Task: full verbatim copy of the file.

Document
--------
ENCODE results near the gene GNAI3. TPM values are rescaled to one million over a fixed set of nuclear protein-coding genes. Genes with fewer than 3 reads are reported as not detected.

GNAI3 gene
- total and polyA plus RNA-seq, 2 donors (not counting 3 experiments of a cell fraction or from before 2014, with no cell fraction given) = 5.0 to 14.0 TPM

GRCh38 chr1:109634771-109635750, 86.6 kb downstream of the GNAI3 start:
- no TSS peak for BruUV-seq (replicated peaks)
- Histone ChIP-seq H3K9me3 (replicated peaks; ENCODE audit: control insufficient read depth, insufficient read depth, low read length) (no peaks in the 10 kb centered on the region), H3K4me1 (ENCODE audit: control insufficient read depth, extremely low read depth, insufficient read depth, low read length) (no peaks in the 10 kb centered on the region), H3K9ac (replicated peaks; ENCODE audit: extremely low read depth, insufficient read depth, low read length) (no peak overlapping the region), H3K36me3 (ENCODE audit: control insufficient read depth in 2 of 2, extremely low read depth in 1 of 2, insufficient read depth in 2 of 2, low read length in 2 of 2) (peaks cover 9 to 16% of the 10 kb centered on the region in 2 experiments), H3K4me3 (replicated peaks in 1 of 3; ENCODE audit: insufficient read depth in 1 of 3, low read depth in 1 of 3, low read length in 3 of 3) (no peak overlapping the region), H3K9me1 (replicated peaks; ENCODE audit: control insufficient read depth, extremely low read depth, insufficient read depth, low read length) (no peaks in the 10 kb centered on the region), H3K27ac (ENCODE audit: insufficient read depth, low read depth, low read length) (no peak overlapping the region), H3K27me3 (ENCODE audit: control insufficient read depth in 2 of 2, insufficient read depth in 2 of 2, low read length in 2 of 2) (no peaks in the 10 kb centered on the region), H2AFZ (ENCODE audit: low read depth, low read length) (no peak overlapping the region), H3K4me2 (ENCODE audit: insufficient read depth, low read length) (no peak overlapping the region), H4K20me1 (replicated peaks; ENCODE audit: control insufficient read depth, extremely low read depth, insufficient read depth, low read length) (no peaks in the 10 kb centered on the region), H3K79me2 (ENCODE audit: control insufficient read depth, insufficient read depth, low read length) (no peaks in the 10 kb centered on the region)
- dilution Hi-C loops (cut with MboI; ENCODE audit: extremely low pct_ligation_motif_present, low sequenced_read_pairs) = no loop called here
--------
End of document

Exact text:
ENCODE results near the gene GNAI3. TPM values are rescaled to one million over a fixed set of nuclear protein-coding genes. Genes with fewer than 3 reads are reported as not detected.

GNAI3 gene
- total and polyA plus RNA-seq, 2 donors (not counting 3 experiments of a cell fraction or from before 2014, with no cell fraction given) = 5.0 to 14.0 TPM

GRCh38 chr1:109634771-109635750, 86.6 kb downstream of the GNAI3 start:
- no TSS peak for BruUV-seq (replicated peaks)
- Histone ChIP-seq H3K9me3 (replicated peaks; ENCODE audit: control insufficient read depth, insufficient read depth, low read length) (no peaks in the 10 kb centered on the region), H3K4me1 (ENCODE audit: control insufficient read depth, extremely low read depth, insufficient read depth, low read length) (no peaks in the 10 kb centered on the region), H3K9ac (replicated peaks; ENCODE audit: extremely low read depth, insufficient read depth, low read length) (no peak overlapping the region), H3K36me3 (ENCODE audit: control insufficient read depth in 2 of 2, extremely low read depth in 1 of 2, insufficient read depth in 2 of 2, low read length in 2 of 2) (peaks cover 9 to 16% of the 10 kb centered on the region in 2 experiments), H3K4me3 (replicated peaks in 1 of 3; ENCODE audit: insufficient read depth in 1 of 3, low read depth in 1 of 3, low read length in 3 of 3) (no peak overlapping the region), H3K9me1 (replicated peaks; ENCODE audit: control insufficient read depth, extremely low read depth, insufficient read depth, low read length) (no peaks in the 10 kb centered on the region), H3K27ac (ENCODE audit: insufficient read depth, low read depth, low read length) (no peak overlapping the region), H3K27me3 (ENCODE audit: control insufficient read depth in 2 of 2, insufficient read depth in 2 of 2, low read length in 2 of 2) (no peaks in the 10 kb centered on the region), H2AFZ (ENCODE audit: low read depth, low read length) (no peak overlapping the region), H3K4me2 (ENCODE audit: insufficient read depth, low read length) (no peak overlapping the region), H4K20me1 (replicated peaks; ENCODE audit: control insufficient read depth, extremely low read depth, insufficient read depth, low read length) (no peaks in the 10 kb centered on the region), H3K79me2 (ENCODE audit: control insufficient read depth, insufficient read depth, low read length) (no peaks in the 10 kb centered on the region)
- dilution Hi-C loops (cut with MboI; ENCODE audit: extremely low pct_ligation_motif_present, low sequenced_read_pairs) = no loop called here